IMPROV 101, “Let the Games Begin!”

Yesterday, I took my first class in Improv 101 at the Upright Citizens Brigade in NYC.  The teacher for the class is Alexandra Dickson.  I like her.  She’s funny.

The class runs over 8 Tuesday’s from 3:30-6:30pm.  Yesterday we were just getting our “sea legs,” learning the basics of “long form” improv and trying to remember each other’s names.

At the end of the day, I don’t know if Improv is “my thing,” but that’s really not the point.  I’m there to “get out of my head” and be more spontaneous.  That’s the beauty of Improv… “thinking” doesn’t help.  You just have to react, in the moment, and trust that whatever comes out is OK.  The more “truthful” you are, the better (and generally, the funnier!).

I know this will help me in acting, but also behind the mic doing voice overs.  It’s all the same, responding in the moment, truthfully and fully, with no self-judgement.

One funny thing that happened there is that one of the other students in the class is someone I went to school with at Mason Gross in 1985.  She looked at me when we walked in and said, “I know you!”  She was Debbie Durkes back then.  A lot of water has flowed over the dam in the last 32 years for both of us, but we’ve both come back around to our first love… acting.

More to come.

My first Audio Book has been Published!

This has been a banner week in the life of Golden Tonsils! I’ve passed a milestone. My first book has been published on Amazon.com! The book is, “Ethics beyond the Law” by Pete Geissler.

It was quite the learning experience! One thing I learned is that I have to get a lot faster and better at narrating, basic audio processing, and editing. I have two other audiobooks that I’m starting to work on now. I won the contracts through audition. This first one was only an hour and 15 minutes long. The next two are over six hours each. Fortunately I found someone to work with to help. Her name is Amy Golan, and she runs a business in LA called Narrator Helper. She was recommended by George Whittam, Audio Engineer from Edge Studio. Amy does proofing, editing and mastering—and help me put together the first book. Even so, I estimate it took me more than six or seven hours at least to produce that one and a half hour audiobook. I don’t know this to be the case, but that strikes me as a lot! I did find, as I went along in the process, I did get faster and better. And, when Amy gave me edits, I recorded whole sections or sentences instead of just a short phrase like she requested. So, even there, I added time to my work. That said I still learned a lot! As I start the second book, I’m keeping meticulous track of my time at each step. I need to understand where the bottlenecks are.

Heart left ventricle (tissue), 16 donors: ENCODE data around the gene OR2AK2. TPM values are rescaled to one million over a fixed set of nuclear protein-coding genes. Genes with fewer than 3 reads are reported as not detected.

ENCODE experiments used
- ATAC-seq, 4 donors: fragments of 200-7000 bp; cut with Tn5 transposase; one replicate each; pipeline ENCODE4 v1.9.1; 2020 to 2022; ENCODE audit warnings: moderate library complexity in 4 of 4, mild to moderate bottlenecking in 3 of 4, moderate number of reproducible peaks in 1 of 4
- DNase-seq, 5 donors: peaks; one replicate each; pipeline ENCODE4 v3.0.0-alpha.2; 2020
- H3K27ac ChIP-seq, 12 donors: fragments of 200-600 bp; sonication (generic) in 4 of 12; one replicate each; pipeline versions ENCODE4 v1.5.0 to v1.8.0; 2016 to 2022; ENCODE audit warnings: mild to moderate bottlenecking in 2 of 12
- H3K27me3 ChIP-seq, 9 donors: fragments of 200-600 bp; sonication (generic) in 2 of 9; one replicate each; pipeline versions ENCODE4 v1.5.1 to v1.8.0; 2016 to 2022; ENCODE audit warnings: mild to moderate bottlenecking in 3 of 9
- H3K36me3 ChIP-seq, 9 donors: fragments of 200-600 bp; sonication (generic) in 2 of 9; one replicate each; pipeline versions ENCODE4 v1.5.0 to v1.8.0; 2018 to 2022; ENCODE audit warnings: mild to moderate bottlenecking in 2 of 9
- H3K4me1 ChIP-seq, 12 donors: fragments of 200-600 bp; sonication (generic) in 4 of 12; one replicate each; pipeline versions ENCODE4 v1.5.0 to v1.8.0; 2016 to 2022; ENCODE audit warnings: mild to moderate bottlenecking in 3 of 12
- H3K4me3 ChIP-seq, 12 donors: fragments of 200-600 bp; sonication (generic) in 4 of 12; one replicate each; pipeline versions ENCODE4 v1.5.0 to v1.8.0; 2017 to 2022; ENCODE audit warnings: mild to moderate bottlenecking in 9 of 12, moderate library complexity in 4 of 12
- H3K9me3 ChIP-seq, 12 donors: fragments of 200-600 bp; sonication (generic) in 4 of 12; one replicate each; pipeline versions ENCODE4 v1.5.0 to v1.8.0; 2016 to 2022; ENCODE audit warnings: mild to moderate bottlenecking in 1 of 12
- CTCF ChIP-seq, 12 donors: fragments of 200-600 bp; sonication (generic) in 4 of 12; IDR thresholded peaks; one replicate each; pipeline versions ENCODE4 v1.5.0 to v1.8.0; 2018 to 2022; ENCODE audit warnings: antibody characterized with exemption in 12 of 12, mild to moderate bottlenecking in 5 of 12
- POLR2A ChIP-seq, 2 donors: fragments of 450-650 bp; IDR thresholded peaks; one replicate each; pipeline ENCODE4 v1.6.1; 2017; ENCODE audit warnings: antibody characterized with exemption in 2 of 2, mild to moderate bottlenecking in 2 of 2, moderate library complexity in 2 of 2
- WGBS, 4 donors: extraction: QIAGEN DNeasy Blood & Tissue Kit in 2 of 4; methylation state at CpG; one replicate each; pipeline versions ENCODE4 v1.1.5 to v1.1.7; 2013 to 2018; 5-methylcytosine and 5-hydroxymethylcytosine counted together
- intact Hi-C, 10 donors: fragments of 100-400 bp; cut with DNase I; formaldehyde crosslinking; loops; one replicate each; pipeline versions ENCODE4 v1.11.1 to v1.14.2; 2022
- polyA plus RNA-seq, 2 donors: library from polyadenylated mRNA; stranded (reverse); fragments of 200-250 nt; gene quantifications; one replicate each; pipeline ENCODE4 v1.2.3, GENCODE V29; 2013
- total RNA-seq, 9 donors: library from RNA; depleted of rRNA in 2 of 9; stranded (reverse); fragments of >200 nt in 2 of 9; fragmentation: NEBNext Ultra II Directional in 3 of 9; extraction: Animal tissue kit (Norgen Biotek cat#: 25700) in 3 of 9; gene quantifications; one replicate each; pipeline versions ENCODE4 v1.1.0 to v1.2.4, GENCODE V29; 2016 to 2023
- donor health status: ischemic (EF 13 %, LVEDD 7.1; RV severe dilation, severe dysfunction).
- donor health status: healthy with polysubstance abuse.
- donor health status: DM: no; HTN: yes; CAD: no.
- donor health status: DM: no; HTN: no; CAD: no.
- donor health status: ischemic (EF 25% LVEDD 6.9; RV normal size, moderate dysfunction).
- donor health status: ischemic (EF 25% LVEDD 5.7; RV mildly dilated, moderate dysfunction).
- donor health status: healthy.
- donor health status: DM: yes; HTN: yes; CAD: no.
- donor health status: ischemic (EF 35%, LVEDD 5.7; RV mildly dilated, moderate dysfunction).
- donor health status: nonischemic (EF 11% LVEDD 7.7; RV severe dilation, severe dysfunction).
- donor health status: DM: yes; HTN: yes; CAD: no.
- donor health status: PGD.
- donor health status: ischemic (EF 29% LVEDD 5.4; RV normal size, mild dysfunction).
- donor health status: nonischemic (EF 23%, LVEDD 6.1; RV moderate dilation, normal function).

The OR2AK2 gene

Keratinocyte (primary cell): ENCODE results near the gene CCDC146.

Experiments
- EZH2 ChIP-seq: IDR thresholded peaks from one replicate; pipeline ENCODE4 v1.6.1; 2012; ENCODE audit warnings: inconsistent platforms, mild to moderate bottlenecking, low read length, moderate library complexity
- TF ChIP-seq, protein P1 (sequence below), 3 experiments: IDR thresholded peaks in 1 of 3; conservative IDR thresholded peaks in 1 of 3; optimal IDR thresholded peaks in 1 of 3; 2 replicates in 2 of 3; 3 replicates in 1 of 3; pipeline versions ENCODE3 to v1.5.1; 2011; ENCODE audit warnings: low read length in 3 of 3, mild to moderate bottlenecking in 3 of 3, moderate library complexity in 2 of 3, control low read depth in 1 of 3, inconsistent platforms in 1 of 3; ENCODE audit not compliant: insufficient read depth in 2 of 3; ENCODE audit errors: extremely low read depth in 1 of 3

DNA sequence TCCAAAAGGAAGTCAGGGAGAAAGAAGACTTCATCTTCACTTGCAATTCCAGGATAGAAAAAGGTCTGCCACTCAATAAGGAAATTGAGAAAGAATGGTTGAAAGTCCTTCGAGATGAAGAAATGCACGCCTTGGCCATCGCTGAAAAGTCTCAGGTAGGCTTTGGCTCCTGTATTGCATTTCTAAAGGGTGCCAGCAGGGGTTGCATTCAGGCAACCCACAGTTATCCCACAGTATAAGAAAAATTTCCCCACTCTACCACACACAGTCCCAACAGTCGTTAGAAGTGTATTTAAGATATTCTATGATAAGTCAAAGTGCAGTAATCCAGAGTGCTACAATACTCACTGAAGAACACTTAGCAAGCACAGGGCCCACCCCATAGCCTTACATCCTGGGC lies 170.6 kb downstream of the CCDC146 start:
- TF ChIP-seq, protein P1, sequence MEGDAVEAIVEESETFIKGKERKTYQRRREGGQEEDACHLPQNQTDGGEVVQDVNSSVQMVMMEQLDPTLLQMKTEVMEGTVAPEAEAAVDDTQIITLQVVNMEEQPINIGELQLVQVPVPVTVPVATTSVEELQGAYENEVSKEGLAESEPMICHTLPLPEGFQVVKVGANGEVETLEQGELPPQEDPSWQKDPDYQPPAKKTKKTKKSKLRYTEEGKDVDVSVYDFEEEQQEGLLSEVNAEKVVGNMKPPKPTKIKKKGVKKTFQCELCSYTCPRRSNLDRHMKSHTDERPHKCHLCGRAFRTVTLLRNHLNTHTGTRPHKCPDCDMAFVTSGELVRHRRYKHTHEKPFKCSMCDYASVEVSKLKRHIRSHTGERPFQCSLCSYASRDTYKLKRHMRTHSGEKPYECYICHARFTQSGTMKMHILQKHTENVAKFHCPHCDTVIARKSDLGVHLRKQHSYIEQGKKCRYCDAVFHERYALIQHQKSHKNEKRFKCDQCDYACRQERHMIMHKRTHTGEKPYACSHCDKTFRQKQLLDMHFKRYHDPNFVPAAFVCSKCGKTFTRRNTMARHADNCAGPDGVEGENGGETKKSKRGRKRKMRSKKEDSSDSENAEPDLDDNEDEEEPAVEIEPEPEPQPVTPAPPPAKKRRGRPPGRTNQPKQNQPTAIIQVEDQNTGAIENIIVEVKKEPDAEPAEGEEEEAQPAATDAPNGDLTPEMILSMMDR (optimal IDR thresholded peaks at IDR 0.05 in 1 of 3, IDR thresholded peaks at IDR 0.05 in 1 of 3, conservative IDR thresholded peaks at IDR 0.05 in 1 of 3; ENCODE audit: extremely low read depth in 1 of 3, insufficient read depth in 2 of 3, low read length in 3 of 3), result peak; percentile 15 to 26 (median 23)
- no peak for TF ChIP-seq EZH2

One thing I’ve clearly identified is that I still have a sibilant “S.” Egad! Part of that is caused by the crowding of my teeth. My mouth is very narrow and I find that the back of my tongue has a hard time flattening out when articulating certain vowel and consonant combinations because it can quickly “fit between my teeth.”

There’s also a lot to learn, obviously, on the audio processing side. Both Amy and George have told me my audio gain is too low. When I boosted it seems like I get a low hum in the background I’ll have to ask George about that. I’m planning on having him set all of the settings for Adobe audition, for EQ and mastering.

Acting

In addition to the audio work, I’m taking a lot of workshops in acting again. I’ve done a few at the Red Bull Theater in NY. The focus mostly on Classical Theater. Great classes. I’m signed up for a few more in the future. One is a four day workshop on Checkov with Olympia Dukakis.

And I just completed an “on camera” workshop with Tim Phillips. That went well too. Got a lot out of it. George was recommended by Michelle Colt, but Kevin Kilner worked with him as well. Jordan talked about him too. The class had two parts: Sherlock Holmsing the Text (breaking down the scene) and “on camera” performance. Everyone brought in a scene they selected and Tim worked with everyone in the class. His assistant, Zillah Glory was the “reader.” The scene was a father apologizing to his son after the son’s announcement that he was marrying his gay lover. The scene was very heartfelt and apologetic. Zillah and I were both crying by the end. That’s not what I was expecting, but it just happened… mostly because of her “openness” as a Reader in the scene. Tim had us do it twice. He gave me an adjustment and filmed it again… which was even more powerful. I watched the scene afterwards, and for the first time on video/film, thought that the character I was looking at was believable. That’s a pretty big step forward after seeing some of the video classes I’ve done at Actor’s Connection! Technically, I could see myself moving around in the frame too much, and I had some “tension” in my mouth that I saw as a habitual behavior that I need to be aware of… but generally, I “left myself alone,” and what came out was very simple, truthful, honest and believable. Tim is coming back in November. I can’t make that one, but plan on going back for another session the next time he’s in NYC.